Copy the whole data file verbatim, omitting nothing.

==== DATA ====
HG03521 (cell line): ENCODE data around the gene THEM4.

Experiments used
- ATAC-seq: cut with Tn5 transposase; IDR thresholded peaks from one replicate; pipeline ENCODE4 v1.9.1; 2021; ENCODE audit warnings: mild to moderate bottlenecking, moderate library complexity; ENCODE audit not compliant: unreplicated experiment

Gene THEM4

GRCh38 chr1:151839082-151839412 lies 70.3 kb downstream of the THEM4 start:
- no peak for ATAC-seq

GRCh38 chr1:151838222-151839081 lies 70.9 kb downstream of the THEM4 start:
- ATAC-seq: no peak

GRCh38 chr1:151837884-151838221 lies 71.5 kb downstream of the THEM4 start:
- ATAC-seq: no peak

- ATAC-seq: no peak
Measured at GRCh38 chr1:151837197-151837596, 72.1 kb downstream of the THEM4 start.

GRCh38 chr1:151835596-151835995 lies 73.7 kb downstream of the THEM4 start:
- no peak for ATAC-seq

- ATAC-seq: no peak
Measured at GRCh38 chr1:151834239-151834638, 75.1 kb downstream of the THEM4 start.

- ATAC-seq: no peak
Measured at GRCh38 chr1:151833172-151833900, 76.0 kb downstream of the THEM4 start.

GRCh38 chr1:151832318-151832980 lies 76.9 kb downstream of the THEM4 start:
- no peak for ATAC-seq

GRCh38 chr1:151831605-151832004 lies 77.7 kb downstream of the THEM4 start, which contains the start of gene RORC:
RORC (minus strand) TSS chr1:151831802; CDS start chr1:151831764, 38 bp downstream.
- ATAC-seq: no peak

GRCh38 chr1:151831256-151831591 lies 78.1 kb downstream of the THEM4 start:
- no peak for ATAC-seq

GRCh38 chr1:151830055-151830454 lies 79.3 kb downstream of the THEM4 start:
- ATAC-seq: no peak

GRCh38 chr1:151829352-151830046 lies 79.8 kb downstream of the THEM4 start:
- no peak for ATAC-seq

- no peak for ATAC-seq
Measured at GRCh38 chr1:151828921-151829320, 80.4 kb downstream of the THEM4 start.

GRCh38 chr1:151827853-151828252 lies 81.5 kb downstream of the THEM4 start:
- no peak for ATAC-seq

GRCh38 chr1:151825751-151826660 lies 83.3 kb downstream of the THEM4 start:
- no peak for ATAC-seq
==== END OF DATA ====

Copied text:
HG03521 (cell line): ENCODE data around the gene THEM4.

Experiments used
- ATAC-seq: cut with Tn5 transposase; IDR thresholded peaks from one replicate; pipeline ENCODE4 v1.9.1; 2021; ENCODE audit warnings: mild to moderate bottlenecking, moderate library complexity; ENCODE audit not compliant: unreplicated experiment

Gene THEM4

GRCh38 chr1:151839082-151839412 lies 70.3 kb downstream of the THEM4 start:
- no peak for ATAC-seq

GRCh38 chr1:151838222-151839081 lies 70.9 kb downstream of the THEM4 start:
- ATAC-seq: no peak

GRCh38 chr1:151837884-151838221 lies 71.5 kb downstream of the THEM4 start:
- ATAC-seq: no peak

- ATAC-seq: no peak
Measured at GRCh38 chr1:151837197-151837596, 72.1 kb downstream of the THEM4 start.

GRCh38 chr1:151835596-151835995 lies 73.7 kb downstream of the THEM4 start:
- no peak for ATAC-seq

- ATAC-seq: no peak
Measured at GRCh38 chr1:151834239-151834638, 75.1 kb downstream of the THEM4 start.

- ATAC-seq: no peak
Measured at GRCh38 chr1:151833172-151833900, 76.0 kb downstream of the THEM4 start.

GRCh38 chr1:151832318-151832980 lies 76.9 kb downstream of the THEM4 start:
- no peak for ATAC-seq

GRCh38 chr1:151831605-151832004 lies 77.7 kb downstream of the THEM4 start, which contains the start of gene RORC:
RORC (minus strand) TSS chr1:151831802; CDS start chr1:151831764, 38 bp downstream.
- ATAC-seq: no peak

GRCh38 chr1:151831256-151831591 lies 78.1 kb downstream of the THEM4 start:
- no peak for ATAC-seq

GRCh38 chr1:151830055-151830454 lies 79.3 kb downstream of the THEM4 start:
- ATAC-seq: no peak

GRCh38 chr1:151829352-151830046 lies 79.8 kb downstream of the THEM4 start:
- no peak for ATAC-seq

- no peak for ATAC-seq
Measured at GRCh38 chr1:151828921-151829320, 80.4 kb downstream of the THEM4 start.

GRCh38 chr1:151827853-151828252 lies 81.5 kb downstream of the THEM4 start:
- no peak for ATAC-seq

GRCh38 chr1:151825751-151826660 lies 83.3 kb downstream of the THEM4 start:
- no peak for ATAC-seq